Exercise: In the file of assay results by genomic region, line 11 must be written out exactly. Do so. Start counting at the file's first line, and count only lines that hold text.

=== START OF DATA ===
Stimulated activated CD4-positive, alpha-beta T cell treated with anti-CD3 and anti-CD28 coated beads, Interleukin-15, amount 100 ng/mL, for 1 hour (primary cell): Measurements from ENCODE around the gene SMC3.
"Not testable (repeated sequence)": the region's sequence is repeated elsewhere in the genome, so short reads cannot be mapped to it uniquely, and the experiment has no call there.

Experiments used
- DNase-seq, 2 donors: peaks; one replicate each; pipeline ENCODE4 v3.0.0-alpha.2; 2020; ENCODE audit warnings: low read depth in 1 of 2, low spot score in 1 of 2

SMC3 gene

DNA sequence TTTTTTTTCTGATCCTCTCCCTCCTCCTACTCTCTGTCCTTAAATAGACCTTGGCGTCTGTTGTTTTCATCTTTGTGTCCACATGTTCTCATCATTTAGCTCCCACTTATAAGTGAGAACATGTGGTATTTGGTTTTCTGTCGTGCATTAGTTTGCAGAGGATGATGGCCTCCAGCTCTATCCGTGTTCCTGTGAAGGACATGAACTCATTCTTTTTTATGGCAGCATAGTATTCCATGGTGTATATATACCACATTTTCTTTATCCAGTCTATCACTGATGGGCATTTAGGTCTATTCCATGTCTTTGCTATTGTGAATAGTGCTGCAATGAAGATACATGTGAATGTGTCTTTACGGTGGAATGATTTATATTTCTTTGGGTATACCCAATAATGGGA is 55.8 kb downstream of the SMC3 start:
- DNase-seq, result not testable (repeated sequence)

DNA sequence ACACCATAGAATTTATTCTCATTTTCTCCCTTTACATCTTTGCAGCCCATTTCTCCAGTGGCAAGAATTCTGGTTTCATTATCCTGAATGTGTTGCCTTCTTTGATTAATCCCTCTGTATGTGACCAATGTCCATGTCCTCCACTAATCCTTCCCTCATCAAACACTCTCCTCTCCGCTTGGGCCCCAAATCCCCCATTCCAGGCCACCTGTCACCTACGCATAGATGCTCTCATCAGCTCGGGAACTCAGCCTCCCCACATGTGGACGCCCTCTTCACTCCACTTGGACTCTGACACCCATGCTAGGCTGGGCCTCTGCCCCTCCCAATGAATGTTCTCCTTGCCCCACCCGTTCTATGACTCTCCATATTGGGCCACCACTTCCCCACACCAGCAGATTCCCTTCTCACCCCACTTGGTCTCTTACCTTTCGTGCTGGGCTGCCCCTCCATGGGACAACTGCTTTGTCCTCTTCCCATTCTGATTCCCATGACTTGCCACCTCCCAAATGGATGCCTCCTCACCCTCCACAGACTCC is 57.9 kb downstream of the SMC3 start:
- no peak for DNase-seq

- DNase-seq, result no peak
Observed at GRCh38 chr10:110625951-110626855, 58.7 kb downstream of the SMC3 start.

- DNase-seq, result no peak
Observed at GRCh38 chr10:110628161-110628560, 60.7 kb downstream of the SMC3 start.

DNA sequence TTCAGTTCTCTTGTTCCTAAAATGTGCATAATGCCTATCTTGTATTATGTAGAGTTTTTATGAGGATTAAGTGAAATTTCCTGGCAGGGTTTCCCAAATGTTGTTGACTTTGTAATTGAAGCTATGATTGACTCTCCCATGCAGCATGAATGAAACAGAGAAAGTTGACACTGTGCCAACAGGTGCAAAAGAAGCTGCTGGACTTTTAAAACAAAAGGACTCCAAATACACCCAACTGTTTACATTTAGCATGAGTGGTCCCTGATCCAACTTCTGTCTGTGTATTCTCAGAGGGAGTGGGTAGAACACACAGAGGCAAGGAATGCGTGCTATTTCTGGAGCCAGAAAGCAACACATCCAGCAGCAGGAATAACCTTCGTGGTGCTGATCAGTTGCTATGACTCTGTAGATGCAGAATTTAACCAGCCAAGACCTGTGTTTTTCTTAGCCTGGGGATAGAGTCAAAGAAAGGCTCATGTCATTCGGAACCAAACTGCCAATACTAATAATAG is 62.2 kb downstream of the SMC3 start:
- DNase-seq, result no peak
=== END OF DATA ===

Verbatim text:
Observed at GRCh38 chr10:110625951-110626855, 58.7 kb downstream of the SMC3 start.